Monday, November 4, 2013

The Question... Ben Power, playwright, A Tender Thing

by Estelle Rosen

Ben Power is a writer and dramaturg. Since 2010 he has been an Associate Director of the National Theatre, London, UK (NT).  Dramaturgy for the NT includes: Earthquakes in London, Greenland, Double Feature, 13, Antigone, The Doctor’s Dilemma, Timon of Athens, This House, The Effect and Strange Interlude.  In 2013, he commissioned and programmed a year of work in the NT’s new temporary theatre, The Shed. His own work in The Shed includes The Hush with Matthew Herbert and an adaptation of Ross Collins’ The Elephantom. From 2006-2010, Mr. Power was the Associate Director of Headlong. Work commissioned and developed includes Lucy Prebble's award-winning ENRON (Chichester/Royal Court/West End/Broadway); King Lear (Young Vic/Liverpool Everyman); Six Characters in Search of an Author (Headlong/Chichester/West End/International Tour); and Stephen Adly Guirgis' The Last Days of Judas Iscariot (Almeida). Other work for the theatre includes: A Tender Thing (RSC); an adaptation of Ibsen’s Emperor and Galilean (National Theatre Olivier); Cinderella (Lyric Hammersmith); dramaturgy on Complicite’s A Disappearing Number (London/New York/International Tour.  Olivier, Evening Standard and Critics’ Circle Awards for Best Play); Faustus (Hampstead/UK tour); and Paradise Lost (Oxford Stage Company/UK tour). Radio includes: A Disappearing Number (BBC Radio 3). TV includes: Screenplays for Richard II (co-adapted with Rupert Goold) and Henry V (BBC/Neal Street).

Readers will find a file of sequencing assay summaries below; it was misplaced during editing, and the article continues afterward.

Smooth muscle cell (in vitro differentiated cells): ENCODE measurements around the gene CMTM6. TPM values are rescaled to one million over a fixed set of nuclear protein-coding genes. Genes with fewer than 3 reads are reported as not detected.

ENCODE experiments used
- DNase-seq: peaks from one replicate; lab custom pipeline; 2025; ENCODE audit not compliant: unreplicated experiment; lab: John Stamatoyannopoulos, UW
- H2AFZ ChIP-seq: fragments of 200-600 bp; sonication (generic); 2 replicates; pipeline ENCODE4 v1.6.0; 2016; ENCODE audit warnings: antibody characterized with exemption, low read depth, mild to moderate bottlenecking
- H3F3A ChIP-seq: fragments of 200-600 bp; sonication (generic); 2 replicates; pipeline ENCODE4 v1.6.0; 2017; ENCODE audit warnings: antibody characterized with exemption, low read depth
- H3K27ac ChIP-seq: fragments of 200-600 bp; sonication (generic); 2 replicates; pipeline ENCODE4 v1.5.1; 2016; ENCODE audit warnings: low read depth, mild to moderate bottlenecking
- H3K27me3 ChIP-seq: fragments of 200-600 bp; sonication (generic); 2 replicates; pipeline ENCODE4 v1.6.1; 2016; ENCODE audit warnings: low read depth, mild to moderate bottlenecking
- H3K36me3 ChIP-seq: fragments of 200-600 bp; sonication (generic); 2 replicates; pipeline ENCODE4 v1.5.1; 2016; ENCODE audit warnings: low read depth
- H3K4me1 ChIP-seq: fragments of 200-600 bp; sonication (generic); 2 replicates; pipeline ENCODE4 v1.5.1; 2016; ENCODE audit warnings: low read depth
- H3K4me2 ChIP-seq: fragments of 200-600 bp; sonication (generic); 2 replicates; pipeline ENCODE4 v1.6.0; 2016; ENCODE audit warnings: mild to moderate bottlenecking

CHARPO: When you were commissioned by The Royal Shakespeare Company to craft a new play using Romeo and Juliet as its foundation; what was your reaction; how did you approach this challenge; tell us about your premise.

POWER: The Royal Shakespeare Company and its then Director, Michael Boyd, asked me to consider whether Romeo and Juliet could be transformed into a new play which told the story of a love between two people at the end of their lives, rather than teenagers, and which used Shakespeare’s text to do so. At first I felt understandably daunted! How could this play about young love, be turned into the story of two pensioners?

Then I looked at the text, initially at the scene where Romeo stands over Juliet’s tomb, and I realized that the play is as much about death and the triumph of love over death as it is about anything else and, of course, because of the brilliance of Shakespeare and his poetry, the lines have universal application. So I began to unpick the lines from their original context and stitch together a new play, a kind of remix of Shakespeare’s play.

So we have a new story of a married couple, confronting the truth of their mortality and the possible end of their time together, but using the greatest poetic descriptions of love ever written to express themselves. I hope it acts as both its own thing and a respectful tribute to the brilliance of Shakespeare.

The North American première of A Tender Thing, directed by Peter Hinton, will be presented at the Belfry Theatre  in Victoria, B.C. November 5 to December 8.

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